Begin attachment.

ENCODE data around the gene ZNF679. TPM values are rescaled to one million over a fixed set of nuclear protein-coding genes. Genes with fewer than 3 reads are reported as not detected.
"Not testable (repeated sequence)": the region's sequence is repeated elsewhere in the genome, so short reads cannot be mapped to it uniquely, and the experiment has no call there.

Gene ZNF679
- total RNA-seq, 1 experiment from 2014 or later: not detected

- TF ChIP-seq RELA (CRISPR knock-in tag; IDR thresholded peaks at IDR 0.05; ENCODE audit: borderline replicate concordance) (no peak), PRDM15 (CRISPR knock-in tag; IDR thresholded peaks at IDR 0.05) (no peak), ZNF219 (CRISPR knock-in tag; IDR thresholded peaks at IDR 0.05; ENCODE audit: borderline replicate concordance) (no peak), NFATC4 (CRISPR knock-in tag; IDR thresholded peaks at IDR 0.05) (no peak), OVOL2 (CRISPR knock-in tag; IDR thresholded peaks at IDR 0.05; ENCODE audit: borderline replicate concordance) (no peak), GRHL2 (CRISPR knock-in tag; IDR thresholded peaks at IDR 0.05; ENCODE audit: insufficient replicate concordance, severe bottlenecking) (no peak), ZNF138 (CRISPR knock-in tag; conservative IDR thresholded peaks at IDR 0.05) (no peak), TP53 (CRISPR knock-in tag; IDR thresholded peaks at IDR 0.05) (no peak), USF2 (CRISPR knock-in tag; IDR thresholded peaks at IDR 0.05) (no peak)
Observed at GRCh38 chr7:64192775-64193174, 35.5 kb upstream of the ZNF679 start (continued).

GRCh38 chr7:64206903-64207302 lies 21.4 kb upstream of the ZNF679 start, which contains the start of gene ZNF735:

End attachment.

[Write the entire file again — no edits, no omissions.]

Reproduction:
ENCODE data around the gene ZNF679. TPM values are rescaled to one million over a fixed set of nuclear protein-coding genes. Genes with fewer than 3 reads are reported as not detected.
"Not testable (repeated sequence)": the region's sequence is repeated elsewhere in the genome, so short reads cannot be mapped to it uniquely, and the experiment has no call there.

Gene ZNF679
- total RNA-seq, 1 experiment from 2014 or later: not detected

- TF ChIP-seq RELA (CRISPR knock-in tag; IDR thresholded peaks at IDR 0.05; ENCODE audit: borderline replicate concordance) (no peak), PRDM15 (CRISPR knock-in tag; IDR thresholded peaks at IDR 0.05) (no peak), ZNF219 (CRISPR knock-in tag; IDR thresholded peaks at IDR 0.05; ENCODE audit: borderline replicate concordance) (no peak), NFATC4 (CRISPR knock-in tag; IDR thresholded peaks at IDR 0.05) (no peak), OVOL2 (CRISPR knock-in tag; IDR thresholded peaks at IDR 0.05; ENCODE audit: borderline replicate concordance) (no peak), GRHL2 (CRISPR knock-in tag; IDR thresholded peaks at IDR 0.05; ENCODE audit: insufficient replicate concordance, severe bottlenecking) (no peak), ZNF138 (CRISPR knock-in tag; conservative IDR thresholded peaks at IDR 0.05) (no peak), TP53 (CRISPR knock-in tag; IDR thresholded peaks at IDR 0.05) (no peak), USF2 (CRISPR knock-in tag; IDR thresholded peaks at IDR 0.05) (no peak)
Observed at GRCh38 chr7:64192775-64193174, 35.5 kb upstream of the ZNF679 start (continued).

GRCh38 chr7:64206903-64207302 lies 21.4 kb upstream of the ZNF679 start, which contains the start of gene ZNF735: